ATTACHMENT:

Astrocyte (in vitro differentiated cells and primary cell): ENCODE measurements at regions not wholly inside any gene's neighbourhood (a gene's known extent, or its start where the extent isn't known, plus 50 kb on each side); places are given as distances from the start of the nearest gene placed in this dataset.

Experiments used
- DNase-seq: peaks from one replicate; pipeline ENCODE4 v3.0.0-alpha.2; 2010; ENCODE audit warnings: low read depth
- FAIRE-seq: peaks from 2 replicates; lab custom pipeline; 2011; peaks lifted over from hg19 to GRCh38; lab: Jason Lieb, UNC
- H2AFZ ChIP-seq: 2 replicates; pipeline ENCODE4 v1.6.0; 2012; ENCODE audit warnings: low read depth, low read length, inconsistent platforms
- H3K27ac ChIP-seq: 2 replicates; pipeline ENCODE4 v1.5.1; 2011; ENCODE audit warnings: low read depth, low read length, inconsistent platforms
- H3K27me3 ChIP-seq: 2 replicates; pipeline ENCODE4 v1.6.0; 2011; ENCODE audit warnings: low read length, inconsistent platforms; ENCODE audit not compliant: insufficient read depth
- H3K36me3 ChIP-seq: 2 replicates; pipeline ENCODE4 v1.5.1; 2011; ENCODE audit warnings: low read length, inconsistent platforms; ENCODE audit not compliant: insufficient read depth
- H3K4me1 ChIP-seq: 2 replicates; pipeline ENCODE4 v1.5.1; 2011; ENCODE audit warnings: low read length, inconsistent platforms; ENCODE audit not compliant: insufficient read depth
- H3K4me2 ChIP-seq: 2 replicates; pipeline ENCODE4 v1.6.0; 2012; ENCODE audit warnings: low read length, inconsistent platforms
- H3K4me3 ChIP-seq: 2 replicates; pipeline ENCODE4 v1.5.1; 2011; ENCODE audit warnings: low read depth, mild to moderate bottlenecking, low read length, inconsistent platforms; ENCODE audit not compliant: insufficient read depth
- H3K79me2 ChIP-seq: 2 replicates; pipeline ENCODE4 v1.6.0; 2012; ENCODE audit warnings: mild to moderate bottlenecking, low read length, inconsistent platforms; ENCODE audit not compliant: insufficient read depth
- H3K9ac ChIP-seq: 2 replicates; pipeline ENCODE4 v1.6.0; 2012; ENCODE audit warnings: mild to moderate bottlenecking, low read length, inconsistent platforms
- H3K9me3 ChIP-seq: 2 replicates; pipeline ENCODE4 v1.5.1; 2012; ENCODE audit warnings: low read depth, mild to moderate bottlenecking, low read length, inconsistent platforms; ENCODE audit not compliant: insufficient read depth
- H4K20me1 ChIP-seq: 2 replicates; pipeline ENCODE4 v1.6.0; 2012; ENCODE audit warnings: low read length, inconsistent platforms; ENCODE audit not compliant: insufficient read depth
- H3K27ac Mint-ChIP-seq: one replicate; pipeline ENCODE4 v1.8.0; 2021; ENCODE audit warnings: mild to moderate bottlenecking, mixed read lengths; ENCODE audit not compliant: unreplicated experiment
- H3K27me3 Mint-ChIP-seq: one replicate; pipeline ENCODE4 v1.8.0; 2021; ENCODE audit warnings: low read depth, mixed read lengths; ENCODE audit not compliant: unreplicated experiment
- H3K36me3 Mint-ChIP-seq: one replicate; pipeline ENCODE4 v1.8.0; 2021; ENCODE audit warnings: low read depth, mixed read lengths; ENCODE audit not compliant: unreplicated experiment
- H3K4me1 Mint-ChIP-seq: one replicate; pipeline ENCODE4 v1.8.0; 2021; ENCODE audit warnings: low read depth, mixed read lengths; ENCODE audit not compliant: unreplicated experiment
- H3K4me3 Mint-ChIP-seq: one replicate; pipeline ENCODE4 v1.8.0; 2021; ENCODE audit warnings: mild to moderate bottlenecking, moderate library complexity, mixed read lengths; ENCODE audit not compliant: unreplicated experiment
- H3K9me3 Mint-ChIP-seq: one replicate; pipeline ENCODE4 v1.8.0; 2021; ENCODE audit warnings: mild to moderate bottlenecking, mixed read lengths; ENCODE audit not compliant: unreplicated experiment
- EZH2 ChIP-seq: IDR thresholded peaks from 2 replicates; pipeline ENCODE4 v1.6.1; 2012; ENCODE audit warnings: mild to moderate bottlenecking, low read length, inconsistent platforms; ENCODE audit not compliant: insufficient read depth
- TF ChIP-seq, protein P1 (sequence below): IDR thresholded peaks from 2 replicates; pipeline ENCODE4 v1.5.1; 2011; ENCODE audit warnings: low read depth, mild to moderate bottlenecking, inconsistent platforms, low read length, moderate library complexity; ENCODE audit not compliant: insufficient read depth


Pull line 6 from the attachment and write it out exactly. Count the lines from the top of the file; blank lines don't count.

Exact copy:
- H3K27ac ChIP-seq: 2 replicates; pipeline ENCODE4 v1.5.1; 2011; ENCODE audit warnings: low read depth, low read length, inconsistent platforms